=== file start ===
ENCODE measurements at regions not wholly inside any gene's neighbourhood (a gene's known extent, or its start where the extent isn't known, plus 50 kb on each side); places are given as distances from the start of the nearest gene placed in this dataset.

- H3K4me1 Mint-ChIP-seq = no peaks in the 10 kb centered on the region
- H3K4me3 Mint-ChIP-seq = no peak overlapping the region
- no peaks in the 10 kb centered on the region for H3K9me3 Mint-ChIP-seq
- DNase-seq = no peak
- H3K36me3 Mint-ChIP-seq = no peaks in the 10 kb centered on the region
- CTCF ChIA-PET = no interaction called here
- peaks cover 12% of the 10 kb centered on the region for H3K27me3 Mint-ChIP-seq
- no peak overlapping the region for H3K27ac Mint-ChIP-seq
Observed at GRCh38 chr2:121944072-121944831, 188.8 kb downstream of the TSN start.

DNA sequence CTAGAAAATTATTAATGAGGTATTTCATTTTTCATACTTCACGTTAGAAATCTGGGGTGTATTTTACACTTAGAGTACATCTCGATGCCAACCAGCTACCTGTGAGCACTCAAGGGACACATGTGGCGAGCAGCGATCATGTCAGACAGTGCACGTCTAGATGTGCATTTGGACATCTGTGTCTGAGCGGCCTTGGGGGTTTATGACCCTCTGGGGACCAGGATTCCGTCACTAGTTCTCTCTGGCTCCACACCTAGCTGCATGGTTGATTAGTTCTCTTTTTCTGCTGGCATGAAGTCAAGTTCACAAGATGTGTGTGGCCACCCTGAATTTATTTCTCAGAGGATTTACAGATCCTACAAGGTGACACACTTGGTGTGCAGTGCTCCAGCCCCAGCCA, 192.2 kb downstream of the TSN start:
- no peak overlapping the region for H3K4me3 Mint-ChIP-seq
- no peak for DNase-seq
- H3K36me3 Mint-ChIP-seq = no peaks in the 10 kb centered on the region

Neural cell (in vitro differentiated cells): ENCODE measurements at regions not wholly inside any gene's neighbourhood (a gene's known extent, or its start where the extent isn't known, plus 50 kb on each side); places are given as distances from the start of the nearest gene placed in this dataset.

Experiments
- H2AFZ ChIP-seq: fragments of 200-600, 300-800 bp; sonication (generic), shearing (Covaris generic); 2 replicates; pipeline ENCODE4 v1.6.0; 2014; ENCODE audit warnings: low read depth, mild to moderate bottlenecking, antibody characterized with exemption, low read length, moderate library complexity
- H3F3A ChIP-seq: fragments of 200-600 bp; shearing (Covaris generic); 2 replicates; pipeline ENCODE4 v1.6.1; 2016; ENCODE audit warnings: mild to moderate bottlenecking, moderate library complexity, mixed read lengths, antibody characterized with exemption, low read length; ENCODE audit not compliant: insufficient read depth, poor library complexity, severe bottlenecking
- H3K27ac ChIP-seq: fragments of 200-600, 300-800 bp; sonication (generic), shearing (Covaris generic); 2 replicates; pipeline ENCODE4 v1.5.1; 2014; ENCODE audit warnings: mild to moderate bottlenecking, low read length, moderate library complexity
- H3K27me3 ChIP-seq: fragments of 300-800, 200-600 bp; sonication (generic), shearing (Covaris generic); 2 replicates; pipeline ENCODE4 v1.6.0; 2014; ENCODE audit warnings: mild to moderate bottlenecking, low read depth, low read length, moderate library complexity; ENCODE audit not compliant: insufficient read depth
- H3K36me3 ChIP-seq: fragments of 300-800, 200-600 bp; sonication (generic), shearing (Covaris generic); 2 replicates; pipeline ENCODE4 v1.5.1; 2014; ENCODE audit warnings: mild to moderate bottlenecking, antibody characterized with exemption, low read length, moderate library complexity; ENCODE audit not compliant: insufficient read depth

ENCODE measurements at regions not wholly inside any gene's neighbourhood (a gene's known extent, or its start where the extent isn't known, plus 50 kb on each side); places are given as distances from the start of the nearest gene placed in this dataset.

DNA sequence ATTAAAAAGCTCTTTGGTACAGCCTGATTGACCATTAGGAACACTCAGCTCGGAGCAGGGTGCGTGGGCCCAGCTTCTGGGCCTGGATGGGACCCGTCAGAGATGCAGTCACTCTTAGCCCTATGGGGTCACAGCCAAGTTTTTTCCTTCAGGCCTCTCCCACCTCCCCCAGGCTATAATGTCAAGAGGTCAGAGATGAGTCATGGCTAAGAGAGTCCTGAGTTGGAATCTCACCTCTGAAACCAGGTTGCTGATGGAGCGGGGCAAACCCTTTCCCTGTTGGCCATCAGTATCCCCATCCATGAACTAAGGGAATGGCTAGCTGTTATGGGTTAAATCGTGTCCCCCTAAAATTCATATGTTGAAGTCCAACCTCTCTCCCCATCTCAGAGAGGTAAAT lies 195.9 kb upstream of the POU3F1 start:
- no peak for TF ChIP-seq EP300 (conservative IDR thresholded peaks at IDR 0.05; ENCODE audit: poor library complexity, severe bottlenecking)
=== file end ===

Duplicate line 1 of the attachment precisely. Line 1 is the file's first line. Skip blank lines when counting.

ENCODE measurements at regions not wholly inside any gene's neighbourhood (a gene's known extent, or its start where the extent isn't known, plus 50 kb on each side); places are given as distances from the start of the nearest gene placed in this dataset.